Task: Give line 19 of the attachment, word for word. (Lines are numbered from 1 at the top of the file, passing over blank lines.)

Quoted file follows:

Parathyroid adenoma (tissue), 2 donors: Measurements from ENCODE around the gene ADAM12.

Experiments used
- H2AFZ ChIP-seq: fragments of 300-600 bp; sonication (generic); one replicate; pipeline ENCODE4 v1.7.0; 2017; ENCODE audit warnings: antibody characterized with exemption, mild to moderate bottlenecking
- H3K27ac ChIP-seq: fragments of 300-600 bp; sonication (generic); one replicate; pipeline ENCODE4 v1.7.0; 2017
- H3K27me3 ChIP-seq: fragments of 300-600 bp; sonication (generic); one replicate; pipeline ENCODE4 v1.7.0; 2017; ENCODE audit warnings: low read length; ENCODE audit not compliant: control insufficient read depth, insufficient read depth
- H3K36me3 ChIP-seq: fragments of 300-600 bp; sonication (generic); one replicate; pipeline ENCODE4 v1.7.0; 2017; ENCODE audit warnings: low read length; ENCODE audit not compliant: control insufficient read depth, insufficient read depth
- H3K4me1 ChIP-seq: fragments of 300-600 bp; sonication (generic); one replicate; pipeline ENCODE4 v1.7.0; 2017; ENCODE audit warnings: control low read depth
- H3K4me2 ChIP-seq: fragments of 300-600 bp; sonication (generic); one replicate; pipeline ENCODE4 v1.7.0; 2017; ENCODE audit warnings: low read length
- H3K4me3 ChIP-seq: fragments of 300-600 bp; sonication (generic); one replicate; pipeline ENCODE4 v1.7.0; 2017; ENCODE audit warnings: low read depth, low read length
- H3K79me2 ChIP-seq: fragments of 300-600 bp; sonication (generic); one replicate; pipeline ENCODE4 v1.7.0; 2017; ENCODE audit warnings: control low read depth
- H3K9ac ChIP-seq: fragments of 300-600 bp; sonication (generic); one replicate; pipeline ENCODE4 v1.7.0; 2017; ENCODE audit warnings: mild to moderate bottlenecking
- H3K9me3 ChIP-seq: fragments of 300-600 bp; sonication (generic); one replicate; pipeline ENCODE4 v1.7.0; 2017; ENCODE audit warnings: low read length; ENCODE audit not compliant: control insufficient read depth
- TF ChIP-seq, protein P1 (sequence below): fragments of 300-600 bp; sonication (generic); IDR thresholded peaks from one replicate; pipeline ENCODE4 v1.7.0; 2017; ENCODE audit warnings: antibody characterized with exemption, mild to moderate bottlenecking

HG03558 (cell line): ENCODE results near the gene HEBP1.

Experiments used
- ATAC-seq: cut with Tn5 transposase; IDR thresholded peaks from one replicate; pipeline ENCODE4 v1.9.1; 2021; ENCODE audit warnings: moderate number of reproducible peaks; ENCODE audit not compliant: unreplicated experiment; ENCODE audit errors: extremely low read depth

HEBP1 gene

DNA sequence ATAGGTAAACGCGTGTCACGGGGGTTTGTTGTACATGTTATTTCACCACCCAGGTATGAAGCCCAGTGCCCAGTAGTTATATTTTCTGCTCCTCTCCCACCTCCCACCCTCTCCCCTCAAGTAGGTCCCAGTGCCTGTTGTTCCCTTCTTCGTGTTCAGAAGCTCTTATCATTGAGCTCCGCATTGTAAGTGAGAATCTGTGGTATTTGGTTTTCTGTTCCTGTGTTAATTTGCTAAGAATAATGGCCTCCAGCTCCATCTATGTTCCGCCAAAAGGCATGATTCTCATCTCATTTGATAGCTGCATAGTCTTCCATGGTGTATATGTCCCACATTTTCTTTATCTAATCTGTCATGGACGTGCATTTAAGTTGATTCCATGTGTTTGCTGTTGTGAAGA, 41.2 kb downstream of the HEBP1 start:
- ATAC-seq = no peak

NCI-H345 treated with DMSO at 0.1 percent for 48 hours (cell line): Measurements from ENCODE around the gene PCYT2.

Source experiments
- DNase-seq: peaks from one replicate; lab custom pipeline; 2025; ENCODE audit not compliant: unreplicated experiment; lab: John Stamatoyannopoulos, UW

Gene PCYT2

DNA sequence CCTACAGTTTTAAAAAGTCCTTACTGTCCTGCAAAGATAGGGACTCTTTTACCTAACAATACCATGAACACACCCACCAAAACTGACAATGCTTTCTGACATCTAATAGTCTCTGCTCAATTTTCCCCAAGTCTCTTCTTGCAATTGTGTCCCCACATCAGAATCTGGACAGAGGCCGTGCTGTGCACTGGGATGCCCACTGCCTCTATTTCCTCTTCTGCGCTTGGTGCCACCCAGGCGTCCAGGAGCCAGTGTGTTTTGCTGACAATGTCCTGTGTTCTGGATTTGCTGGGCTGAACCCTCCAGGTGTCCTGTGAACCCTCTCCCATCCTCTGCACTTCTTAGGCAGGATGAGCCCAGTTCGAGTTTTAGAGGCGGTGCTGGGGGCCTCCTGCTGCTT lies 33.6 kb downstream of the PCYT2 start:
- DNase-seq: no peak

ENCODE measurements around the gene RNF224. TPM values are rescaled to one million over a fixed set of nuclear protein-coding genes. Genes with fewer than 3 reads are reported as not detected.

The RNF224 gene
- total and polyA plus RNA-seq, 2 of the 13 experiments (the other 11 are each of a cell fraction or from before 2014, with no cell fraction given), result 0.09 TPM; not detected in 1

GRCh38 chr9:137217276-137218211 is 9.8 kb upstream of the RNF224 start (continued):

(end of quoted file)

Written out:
- ATAC-seq = no peak